Ana Marcos reviewed Atlanta Taekwondo
5
via Facebook

My photos don't accurately reflect how awesome I feel inside, but these measurements sure do!!! My clothes definitely fit different.

Highlights of what this challenge helped me do:

* Eliminate processed food, especially sugar and carbs (big win for me!)

* Make time in my day to do the things that are important for me - reflect, affirm, meditate and move (workout).

Overall, I eat healthier, sleep more, and have more energy to be a homeschool mom, an afterschool educator and massage therapist!

Jill Kulcsar Mashburn reviewed Atlanta Taekwondo
5
via Facebook

It's a great work out and it's fun. Meeting new people, but keeping friends in the mix. It's a challenge and, for me, I'm learning confidence, self-defense, and building strength.

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Is Your Child Over-committed?

As parents, we want what’s best for our children. The reality is that today’s children are pushed to their limits with extra-curricular activities by well-meaning parents. With that said, we’ve put together some details about how over-committing children are retroactive for their development.

 

For starters, let’s look at why we tend to over-commit our children:

  1. We feel we need to fill up our children’s schedule so they aren’t just sitting home watching television or playing video games.
  2. We want to give our children what they want, like when they beg to take soccer with their friends.
  3. We try to keep up with other ‘super-parents’ who boast and brag about all the activities their children are involved in.

 

Next, let’s consider warning signs that your child may be over-committed:

  1. Your child looks and acts tired. They are physically exhausted.
  2. Your child’s grades are dropping. They are intellectually exhausted.
  3. Your child has mood swings. They are emotionally exhausted.
  4. Your child has anxiety. They are socially exhausted.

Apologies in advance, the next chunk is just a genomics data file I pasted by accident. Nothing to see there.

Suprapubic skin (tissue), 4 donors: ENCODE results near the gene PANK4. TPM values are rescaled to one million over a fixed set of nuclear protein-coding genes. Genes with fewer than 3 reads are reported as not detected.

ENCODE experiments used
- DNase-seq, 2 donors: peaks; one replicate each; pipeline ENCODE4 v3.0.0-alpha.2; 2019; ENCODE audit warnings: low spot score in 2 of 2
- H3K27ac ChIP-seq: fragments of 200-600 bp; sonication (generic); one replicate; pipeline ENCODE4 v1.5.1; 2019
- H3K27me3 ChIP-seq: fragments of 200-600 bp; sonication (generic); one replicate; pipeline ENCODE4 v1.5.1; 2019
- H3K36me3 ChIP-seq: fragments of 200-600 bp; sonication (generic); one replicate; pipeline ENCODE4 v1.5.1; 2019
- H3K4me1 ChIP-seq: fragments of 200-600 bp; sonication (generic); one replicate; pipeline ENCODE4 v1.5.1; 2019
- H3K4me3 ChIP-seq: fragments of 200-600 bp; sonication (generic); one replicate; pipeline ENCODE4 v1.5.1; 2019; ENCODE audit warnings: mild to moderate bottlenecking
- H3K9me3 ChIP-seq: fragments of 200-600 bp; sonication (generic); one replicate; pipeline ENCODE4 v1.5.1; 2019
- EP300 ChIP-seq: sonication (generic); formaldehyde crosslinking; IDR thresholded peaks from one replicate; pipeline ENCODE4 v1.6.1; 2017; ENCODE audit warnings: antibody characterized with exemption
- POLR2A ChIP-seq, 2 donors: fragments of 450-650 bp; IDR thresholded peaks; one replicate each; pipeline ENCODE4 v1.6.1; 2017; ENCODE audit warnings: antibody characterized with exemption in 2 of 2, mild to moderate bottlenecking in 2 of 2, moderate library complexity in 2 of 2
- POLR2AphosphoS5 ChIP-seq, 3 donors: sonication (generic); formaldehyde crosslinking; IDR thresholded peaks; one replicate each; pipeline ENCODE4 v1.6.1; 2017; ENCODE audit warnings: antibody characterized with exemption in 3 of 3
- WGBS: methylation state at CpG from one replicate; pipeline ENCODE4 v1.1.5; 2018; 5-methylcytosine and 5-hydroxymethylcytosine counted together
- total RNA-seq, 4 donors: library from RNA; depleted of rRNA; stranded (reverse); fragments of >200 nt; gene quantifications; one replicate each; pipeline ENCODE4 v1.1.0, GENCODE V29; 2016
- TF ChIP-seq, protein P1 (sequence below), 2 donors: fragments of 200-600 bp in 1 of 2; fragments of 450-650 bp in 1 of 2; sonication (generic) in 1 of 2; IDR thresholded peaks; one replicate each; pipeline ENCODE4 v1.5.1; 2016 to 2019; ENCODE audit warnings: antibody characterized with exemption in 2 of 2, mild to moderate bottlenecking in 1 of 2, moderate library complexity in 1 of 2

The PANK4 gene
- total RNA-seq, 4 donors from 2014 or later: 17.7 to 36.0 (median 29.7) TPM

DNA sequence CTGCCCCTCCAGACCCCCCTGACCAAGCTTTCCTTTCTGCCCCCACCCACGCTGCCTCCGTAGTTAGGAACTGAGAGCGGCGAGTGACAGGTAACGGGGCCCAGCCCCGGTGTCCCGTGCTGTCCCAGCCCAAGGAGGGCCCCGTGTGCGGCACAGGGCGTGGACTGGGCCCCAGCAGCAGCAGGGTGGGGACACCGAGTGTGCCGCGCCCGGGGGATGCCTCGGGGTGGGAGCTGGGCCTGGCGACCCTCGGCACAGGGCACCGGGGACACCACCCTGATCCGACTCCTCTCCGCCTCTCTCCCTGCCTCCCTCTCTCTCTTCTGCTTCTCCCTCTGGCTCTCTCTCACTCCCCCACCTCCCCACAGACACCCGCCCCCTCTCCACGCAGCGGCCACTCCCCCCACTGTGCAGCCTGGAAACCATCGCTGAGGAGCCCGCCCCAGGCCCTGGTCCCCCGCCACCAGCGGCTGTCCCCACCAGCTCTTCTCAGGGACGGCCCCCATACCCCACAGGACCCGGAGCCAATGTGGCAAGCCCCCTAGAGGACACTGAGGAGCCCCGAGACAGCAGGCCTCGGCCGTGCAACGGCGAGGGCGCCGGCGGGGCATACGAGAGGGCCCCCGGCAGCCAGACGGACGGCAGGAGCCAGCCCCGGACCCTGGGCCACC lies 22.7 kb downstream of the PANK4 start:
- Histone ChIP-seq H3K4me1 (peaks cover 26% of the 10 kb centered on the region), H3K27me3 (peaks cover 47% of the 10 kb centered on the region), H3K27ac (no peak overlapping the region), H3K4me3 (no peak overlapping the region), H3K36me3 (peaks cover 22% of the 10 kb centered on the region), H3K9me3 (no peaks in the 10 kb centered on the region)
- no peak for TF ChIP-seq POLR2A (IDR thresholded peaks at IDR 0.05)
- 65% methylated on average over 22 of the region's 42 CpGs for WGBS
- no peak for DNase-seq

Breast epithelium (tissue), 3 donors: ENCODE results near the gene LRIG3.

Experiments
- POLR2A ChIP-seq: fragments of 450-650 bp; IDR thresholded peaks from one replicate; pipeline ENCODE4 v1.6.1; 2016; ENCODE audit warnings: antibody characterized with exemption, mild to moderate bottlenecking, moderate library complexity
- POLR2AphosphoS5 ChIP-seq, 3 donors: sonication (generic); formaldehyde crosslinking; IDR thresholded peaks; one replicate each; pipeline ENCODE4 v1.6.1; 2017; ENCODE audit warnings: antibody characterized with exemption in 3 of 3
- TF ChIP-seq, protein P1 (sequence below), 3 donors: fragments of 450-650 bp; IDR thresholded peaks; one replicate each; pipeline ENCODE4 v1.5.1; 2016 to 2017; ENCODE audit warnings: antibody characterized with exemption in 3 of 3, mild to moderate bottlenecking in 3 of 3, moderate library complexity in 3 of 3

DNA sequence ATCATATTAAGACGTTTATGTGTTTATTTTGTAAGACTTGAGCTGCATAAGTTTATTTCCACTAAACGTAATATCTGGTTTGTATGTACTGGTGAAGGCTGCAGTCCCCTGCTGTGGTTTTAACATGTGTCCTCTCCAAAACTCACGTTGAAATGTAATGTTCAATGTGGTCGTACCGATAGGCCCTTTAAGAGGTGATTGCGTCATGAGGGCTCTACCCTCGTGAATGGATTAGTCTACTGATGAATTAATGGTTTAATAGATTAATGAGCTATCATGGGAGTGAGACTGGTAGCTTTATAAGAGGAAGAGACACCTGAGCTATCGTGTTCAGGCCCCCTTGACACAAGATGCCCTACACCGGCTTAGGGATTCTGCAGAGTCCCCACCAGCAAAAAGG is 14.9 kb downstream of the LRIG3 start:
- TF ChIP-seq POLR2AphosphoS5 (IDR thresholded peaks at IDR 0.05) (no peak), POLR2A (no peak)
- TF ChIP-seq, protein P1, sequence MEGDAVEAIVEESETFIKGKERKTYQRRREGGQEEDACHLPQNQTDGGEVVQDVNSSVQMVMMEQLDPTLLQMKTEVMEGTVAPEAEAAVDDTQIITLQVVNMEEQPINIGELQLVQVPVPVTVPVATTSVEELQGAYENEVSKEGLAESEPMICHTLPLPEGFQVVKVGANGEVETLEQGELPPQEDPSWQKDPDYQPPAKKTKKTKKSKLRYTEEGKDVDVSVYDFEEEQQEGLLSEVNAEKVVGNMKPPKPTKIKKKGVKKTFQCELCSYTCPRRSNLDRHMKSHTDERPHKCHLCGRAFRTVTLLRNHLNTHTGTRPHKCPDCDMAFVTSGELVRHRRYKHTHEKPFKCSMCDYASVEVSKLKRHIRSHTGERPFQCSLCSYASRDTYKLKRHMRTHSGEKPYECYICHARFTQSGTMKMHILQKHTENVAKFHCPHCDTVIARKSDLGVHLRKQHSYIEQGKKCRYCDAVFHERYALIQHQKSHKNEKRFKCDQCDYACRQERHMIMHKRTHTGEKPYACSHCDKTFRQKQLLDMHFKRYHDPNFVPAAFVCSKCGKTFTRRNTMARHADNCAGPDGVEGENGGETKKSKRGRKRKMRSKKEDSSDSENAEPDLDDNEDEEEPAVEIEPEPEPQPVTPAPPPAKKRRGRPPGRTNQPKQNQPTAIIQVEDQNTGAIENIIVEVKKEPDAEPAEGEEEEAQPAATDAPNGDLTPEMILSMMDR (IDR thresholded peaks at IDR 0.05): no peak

These warning signs should be taken very seriously. Let’s face it, they are not equipped with the mindset to push through so much adversity.

 

So, what do you do when you see these warning signs?

 

Although your intentions are good when you try to put your child in a variety of activities, there are more productive measures you can take for the proper growth, development, and happiness in your child’s life:

  1. Take control. Put your foot down and limit extra-curricular activities. Don’t give in to pressure from your child or other parents.
  2. Survey. Pay close attention to the overall value of the activities, including the experience of the facilitators. Is the activity highly-structured with well-trained people? Or is the activity something conducted with little structure and people who have little or no experience?
  3. Prioritize. Decide which activities have the highest VALUE when it comes to helping your child develop physically, intellectually, emotionally, and socially.
  4. Follow-through. Once you decide which activities are best for your child, be sure to commit and stay engaged.

 

Dealing with an over-committed child is difficult. The solutions in this article are simple, but not easy. Examining your child’s activities with respect to your goals will help you make the right decisions that will help bring more balance and happiness to your child’s life.